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What is the backstory for Disney Springs?


Walt Disney Imagineering Executive Creative Director Theron Skees is out with the first video giving guests a greater insight into the story behind Disney Springs. Disney Springs will unite the existing Downtown Disney area under one-project backstory with multiple themed locations. The Landing is the first of those areas and it will open in 2015.

I love the use of pre-viz to help you get a feel for the architecture of the finished project.

Downtown Disney has been a part of Walt Disney World for 40 years (even earlier if you count the preview center that is now the Amateur Athletics Association building). It looks like this new project will respect that history and root the project firmly in the environment and history of Central Florida as well.

What do you think of the backstory as explained by Skees?

Stay tuned for an photo and video update of the construction that’s taking place all over Downtown Disney as it adds two new parking garages, and plenty of new shops and dining experiences as part of Disney Springs.

4 thoughts on “What is the backstory for Disney Springs?”

  1. Reminds me a bit of the original Disney’s California Adventure but with Florida in place of California (Disney’s Florida Adventure?), the difference being that here the idea is appropriate because this is a non-ticketed destination being accurately billed as a dining/shopping/entertainment venue rather than a theme park. I also like that it continues the thematic idea of destinations at Walt Disney World evolving form other things – like how Blizzard Beach is supposedly Disney making the best of what happened when they mistakenly built a Ski Resort near Kissimmee, FL.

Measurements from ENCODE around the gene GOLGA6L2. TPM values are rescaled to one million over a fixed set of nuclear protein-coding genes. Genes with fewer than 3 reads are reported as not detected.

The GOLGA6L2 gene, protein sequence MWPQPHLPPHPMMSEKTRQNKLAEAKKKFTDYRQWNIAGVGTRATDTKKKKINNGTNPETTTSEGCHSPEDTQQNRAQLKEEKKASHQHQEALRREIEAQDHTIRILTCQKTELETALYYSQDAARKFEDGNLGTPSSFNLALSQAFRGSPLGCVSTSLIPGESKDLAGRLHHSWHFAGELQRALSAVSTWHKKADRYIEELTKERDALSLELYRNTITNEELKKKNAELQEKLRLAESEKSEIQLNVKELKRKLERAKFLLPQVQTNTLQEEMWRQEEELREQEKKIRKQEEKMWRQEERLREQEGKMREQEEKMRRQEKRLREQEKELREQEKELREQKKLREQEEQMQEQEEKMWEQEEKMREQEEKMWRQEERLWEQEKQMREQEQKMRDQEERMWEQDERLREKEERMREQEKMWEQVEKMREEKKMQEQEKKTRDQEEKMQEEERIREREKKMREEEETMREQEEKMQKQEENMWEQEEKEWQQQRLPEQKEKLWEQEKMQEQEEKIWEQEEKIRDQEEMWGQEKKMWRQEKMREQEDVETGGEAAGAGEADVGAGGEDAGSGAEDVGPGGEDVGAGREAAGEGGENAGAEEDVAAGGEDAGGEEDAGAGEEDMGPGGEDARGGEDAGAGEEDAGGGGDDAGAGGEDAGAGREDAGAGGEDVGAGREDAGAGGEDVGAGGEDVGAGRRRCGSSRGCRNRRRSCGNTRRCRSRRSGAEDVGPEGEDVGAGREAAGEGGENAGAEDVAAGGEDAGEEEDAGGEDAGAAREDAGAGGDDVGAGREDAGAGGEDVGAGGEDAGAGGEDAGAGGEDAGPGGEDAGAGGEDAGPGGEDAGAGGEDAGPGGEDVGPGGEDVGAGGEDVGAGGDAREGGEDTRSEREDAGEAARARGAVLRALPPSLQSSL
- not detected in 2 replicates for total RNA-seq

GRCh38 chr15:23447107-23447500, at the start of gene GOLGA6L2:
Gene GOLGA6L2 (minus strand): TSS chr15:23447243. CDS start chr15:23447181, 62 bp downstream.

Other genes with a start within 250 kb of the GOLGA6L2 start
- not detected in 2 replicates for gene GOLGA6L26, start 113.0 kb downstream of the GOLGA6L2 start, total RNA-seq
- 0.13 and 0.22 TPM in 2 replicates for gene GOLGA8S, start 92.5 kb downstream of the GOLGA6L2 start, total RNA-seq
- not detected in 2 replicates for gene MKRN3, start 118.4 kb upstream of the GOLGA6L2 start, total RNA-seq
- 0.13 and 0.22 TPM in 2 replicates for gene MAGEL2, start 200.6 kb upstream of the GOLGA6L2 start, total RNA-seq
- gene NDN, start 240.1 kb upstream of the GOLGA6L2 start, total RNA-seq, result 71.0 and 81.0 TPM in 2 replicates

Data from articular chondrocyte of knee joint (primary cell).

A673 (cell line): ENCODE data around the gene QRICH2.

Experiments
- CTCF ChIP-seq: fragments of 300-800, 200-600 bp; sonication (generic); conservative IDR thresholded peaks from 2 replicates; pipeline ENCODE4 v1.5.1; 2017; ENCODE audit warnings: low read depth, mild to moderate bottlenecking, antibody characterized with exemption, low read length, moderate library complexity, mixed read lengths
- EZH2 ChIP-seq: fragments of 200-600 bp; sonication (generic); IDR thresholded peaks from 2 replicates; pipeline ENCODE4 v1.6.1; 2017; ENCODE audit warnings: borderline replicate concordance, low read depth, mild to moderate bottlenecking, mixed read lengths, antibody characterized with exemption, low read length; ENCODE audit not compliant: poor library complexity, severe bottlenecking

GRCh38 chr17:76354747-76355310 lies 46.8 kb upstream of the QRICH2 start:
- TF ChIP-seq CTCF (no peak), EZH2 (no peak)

2. It’s fine as unifying story, but a bit prosaic (Springs -> Settlement -> Town -> Retail Center). I suppose there will be some unifying architecture and traffic flow, but overall there doesn’t seem to be much “magic” there.

  3. It looks great, but I agree with the previous comment about missing *the magic*. The idea of a shopping complex built around a natural springs doesn’t seem to have much Disney in its creation. I am hoping that the imaginears have more install for us as they continue to update us through the video clips.

  4. It’s certainly a common American story — a once-bustling old town withers and wanes, then gets a second life as a retail/nightlife hotspot — but it doesn’t come off as emotionally involving in the video. The subject matter may be to blame; Florida of old was tranquil and genteel, which will seem dull to modern tastes. Contrast this concept with Main Street, USA, a (mostly) retail space in which the theme conveys the excitement of American growth, and of course the story could not be more personal, as it was Disney’s own.

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